By Dan Parsons | March 1, 2021
Equipped with a new robotic flight control brain, Erickson envisions a souped-up version of the S-64 Air Crane helicopter ferrying vehicles and bulk cargo to U.S. military troops in the field without pilots in the cockpit.
The company has spent the past year disassembling tail number N179AC, better known as “Elvis”, to its metal airframe in preparation for rebuilding it as the first S-64F+. Elvis, named for the shake, rattle and roll of its first job hauling timber, gained fame fighting fire in Australia where in 2001 it helped save the lives of 14 firefighters.
“We’re excited that Elvis lives, but Elvis is getting a bit of a cyborg eyeball,” Jeff Baxter, senior director of research and product development, told Vertical in an interview.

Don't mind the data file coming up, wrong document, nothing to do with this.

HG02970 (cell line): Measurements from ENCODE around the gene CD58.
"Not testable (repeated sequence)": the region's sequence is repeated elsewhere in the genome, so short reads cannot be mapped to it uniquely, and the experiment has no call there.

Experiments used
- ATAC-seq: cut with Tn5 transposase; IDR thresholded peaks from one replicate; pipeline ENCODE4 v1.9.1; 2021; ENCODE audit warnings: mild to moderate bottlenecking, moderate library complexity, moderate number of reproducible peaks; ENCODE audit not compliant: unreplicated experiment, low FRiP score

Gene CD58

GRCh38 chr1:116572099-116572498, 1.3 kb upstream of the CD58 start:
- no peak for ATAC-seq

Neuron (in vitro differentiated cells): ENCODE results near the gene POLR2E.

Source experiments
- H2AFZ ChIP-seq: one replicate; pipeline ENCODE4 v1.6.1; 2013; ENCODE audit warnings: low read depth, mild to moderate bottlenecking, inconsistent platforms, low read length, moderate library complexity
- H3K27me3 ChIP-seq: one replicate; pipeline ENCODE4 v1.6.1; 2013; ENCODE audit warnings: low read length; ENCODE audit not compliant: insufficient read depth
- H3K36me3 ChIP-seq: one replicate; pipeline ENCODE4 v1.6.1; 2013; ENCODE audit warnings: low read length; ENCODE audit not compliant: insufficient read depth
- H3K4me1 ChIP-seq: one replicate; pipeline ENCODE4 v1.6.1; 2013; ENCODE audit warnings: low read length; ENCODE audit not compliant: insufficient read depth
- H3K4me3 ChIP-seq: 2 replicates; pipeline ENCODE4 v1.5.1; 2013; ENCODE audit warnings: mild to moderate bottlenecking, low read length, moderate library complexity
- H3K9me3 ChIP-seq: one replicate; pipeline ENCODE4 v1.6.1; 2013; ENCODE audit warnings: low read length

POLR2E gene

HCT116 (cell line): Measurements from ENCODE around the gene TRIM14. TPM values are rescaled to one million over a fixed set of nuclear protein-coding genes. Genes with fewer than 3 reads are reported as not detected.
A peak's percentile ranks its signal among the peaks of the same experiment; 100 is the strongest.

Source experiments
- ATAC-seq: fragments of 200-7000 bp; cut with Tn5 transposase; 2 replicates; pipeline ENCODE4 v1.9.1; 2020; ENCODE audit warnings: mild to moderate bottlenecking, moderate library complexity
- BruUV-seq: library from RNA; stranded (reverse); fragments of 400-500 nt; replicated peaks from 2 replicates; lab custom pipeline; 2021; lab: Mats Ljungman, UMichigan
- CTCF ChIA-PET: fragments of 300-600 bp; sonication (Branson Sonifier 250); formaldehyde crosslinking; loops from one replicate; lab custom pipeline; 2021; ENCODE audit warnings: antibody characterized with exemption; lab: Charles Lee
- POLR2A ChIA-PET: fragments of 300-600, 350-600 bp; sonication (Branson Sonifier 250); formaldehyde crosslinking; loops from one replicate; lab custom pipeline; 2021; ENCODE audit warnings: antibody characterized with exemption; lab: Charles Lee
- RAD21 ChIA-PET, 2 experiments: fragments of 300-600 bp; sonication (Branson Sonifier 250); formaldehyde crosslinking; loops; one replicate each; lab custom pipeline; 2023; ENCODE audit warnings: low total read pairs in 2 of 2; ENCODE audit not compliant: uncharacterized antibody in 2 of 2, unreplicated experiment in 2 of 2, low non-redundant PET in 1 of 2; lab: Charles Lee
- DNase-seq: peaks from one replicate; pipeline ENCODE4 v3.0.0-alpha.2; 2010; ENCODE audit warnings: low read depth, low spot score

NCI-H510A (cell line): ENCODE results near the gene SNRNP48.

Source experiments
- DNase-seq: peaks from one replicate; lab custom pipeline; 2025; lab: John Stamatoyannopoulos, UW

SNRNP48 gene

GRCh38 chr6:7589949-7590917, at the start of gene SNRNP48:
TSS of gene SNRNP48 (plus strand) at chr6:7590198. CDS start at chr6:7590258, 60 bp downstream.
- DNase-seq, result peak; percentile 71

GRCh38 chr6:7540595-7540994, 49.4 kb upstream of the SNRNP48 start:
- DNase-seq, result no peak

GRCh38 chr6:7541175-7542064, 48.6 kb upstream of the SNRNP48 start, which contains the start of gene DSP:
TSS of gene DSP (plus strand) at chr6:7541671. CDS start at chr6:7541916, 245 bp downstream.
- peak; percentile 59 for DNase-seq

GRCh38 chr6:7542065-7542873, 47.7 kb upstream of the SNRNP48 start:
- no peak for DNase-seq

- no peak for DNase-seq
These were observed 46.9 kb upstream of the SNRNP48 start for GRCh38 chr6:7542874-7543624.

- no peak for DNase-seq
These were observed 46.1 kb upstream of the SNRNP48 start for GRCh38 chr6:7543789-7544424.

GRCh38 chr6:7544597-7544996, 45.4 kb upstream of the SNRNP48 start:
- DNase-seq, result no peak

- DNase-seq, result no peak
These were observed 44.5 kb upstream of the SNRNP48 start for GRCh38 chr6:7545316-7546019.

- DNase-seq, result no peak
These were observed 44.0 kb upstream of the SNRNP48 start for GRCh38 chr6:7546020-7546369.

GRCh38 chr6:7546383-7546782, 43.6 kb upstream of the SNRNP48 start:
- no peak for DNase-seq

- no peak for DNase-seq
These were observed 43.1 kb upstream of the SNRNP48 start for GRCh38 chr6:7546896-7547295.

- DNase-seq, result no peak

The impetus for upgrading the S-64 was to expand the aircraft’s firefighting capability to nighttime operation and into mountainous terrain with heavier loads, all of which both increase its effectiveness but introduce significant risk for pilots and crew.
“In the possible ways you can do bad things to your life expectancy, we want to be able to do that,” Baxter said. “The whole point of doing that, from our perspective, is to open new markets that have never been done before. In traditional helicopter development, it’s just to do the same sorts of missions either cheaper or with less personnel, but our intention is to do new missions.”
Read the full article at VerticalMag.com